In yet another divisive 3-2 vote along party lines, on August 6, 2015, the U.S. Securities and Exchange Commission (SEC) adopted final rules requiring public companies (other than emerging-growth companies, smaller reporting companies and foreign private issuers) to disclose the ratio of the compensation of its chief executive officer to the median compensation of its employees (CEO Pay Ratio). The new rules were mandated under Section 953(a) of the Dodd-Frank Wall Street Reform and Consumer Protection Act.
SEC’s Large Payouts to Compliance-Officer Whistleblowers Highlight Need for Companies to Pay Prompt Attention
On April 22, 2015, the U.S. Securities and Exchange Commission (SEC) announced that it had awarded $1.4 million–$1.6 million to a compliance officer-turned-whistleblower who aided the SEC in an enforcement action against the officer’s employer. This marks the second time an employee with an internal audit or compliance function—who does not typically qualify under whistleblower rules—received an award under the SEC’s whistleblower program dictated by the Dodd-Frank Wall Street Reform and Consumer Protection Act.
Much attention has been given to recent U.S. Securities and Exchange Commission (SEC) proposed rulemaking under the Dodd-Frank Wall Street Reform and Consumer Protection Act (Dodd Frank Act) that would require disclosure of chief executive officer pay ratios and a new pay-for-performance table. But there’s another proposed rule that could cause significant headaches for public companies during the 2016 proxy season. As we previously reported, the SEC has proposed rules that would require disclosure of what categories of transactions are – and are not – allowed under issuer hedging policies. These rules would implement Section 955 of the Dodd-Frank Act. We believe that this issue has not received significant attention because most public companies already have hedging policies. What’s not appreciated is that the scope of the proposed rules is quite broad and could cover many common investment transactions that would not be a hedge under many public company hedging policies. For example, purchasing the stock of other issuers could be a hedge under the proposed rules. If the proposed rules are implemented in their current form, public companies could be forced to choose between (i) disclosing that some forms of hedging are allowed under their hedging policies, thereby risking adverse voting recommendations from proxy advisory services (such as ISS and Glass-Lewis, at least under current voting guidelines) or (ii) modifying existing hedging polices to limit investment approaches used to diversify concentrated stock positions, which would complicate compliance oversight of hedging policies and lead to changes by executives in their investment strategies, including potentially more sales of issuer stock under 10b5-1 programs. McDermott Will & Emery has submitted comments urging the SEC to clarify and narrow the scope of hedging transactions that would be covered as part of the final rules – click here for a copy of the comment letter. We recommend that public companies keep in mind the need to review existing hedging polices in light of what the SEC adopts as final rules on hedging policy disclosures, which could be finalized by early this fall.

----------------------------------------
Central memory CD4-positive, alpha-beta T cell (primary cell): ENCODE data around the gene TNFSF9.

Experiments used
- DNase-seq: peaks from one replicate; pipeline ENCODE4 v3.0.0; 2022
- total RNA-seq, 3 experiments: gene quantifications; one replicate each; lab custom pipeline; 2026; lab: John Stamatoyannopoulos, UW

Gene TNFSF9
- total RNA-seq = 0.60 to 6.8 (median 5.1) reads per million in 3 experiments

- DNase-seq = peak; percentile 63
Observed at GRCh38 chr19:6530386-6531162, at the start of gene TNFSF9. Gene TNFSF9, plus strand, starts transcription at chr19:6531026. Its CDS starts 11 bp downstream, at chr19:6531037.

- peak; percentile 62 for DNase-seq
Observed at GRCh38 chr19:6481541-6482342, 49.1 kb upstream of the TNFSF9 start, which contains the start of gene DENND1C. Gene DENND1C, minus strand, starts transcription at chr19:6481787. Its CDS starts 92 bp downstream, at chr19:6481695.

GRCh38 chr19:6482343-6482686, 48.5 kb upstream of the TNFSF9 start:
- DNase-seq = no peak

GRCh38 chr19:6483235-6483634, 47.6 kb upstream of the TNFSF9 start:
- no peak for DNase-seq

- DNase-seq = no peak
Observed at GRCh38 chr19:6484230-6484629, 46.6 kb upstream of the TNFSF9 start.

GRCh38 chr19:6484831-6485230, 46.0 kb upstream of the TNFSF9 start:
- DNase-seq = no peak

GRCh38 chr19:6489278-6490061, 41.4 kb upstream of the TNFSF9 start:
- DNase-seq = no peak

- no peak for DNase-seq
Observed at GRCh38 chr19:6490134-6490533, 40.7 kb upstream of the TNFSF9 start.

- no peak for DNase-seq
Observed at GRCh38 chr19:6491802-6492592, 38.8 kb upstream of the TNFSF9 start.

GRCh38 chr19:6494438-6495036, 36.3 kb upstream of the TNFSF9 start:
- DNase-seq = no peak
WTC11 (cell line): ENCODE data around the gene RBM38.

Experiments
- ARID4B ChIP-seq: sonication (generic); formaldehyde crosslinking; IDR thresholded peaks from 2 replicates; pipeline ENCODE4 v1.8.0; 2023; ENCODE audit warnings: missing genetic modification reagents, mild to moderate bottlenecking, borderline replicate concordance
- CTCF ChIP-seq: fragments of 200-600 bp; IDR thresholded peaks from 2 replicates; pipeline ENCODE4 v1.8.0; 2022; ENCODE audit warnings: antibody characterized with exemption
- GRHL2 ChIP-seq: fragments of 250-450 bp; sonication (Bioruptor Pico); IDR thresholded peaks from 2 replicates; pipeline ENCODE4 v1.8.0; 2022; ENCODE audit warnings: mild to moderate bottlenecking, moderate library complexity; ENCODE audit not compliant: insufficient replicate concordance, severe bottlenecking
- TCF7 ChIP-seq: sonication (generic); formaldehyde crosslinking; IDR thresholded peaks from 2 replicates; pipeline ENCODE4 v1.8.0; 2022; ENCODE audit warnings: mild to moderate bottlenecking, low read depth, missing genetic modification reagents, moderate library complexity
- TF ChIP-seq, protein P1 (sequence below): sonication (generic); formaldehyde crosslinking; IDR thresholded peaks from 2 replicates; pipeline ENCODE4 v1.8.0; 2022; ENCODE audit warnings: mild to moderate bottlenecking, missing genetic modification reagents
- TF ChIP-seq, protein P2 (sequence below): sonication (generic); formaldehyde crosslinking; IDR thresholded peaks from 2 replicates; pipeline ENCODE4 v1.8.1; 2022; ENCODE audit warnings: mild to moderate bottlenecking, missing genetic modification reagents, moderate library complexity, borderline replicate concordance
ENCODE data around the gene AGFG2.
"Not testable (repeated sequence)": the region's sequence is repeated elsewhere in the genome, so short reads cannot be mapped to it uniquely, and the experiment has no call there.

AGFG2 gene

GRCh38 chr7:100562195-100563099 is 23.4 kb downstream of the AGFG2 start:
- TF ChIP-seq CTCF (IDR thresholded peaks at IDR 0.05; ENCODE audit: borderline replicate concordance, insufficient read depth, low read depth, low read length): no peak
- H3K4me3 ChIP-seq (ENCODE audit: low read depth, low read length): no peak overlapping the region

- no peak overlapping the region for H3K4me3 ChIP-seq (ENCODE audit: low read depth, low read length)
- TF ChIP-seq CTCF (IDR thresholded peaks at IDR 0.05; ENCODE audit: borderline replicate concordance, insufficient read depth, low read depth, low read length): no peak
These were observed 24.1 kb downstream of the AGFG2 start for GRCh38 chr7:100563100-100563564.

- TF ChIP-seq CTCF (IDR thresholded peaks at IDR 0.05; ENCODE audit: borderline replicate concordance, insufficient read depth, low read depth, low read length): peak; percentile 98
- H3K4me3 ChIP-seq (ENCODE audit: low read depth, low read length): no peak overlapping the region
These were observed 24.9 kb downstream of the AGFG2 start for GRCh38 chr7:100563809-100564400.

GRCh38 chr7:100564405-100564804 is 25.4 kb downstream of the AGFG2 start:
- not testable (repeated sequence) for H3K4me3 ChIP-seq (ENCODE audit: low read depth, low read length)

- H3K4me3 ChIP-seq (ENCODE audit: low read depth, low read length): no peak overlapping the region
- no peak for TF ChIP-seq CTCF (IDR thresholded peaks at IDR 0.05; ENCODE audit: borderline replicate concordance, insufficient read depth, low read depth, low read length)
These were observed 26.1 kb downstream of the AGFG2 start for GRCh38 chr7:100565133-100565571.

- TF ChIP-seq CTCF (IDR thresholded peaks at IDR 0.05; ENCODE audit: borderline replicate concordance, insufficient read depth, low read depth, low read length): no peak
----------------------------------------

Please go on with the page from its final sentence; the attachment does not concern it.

SEC No-Action Letter Permits Non-ERISA Retirement Plans to Issue Participant Fee Disclosures Without Violating Securities Laws
The U.S. Securities and Exchange Commission (SEC) issued a no-action letter on February 18, 2015, that extends relief from SEC Rule 482 to sponsors of certain retirement plans exempt from ERISA. The relief permits sponsors of non-ERISA plans to follow final U.S. Department of Labor regulations for participant-level fee disclosures, provided the sponsor complies with several conditions set forth by the SEC.
The U.S. Securities and Exchange Commission recently issued a proposed rule that would require public companies to disclose in annual proxy statements whether their employees and board members may hedge or otherwise offset any decrease in the market value of such companies’ equity securities. The proposed rule implements Section 955 of the Dodd-Frank Act and covers a broader range of transactions than typical hedging policies.
The U.S. Securities and Exchange Commission recently amended the rules governing money market funds in an effort to increase the stability and liquidity of these funds in times of economic stress. Sponsors of retirement plans should consider how their use of money market funds should be changed in light of these revised rules.
On October 18, 2010, the U.S. Securities and Exchange Commission (SEC) issued proposed rules regarding shareholder advisory votes on executive compensation and golden parachute arrangements under Section 951 of the Dodd-Frank Wall Street Reform and Consumer Protection Act (Dodd-Frank). There are three separate shareholder advisory votes under Section 951 that are covered by the proposed rules:
- “Say-on-Pay Vote” – voting on whether to approve the compensation of named executive officers as disclosed under federal securities law.
- “Say-on-Frequency Vote” – voting at least once every six years on whether the say-on-pay vote should occur every one, two or three years.
- “Say-on-Parachutes Vote” – voting on whether to approve so-called golden parachute compensation in connection with a business combination.
For more information and analysis regarding how the rules could affect the 2011 proxy season, click here.
The proposed rules are available at www.sec.gov/rules/proposed/2010/33-9153.pdf.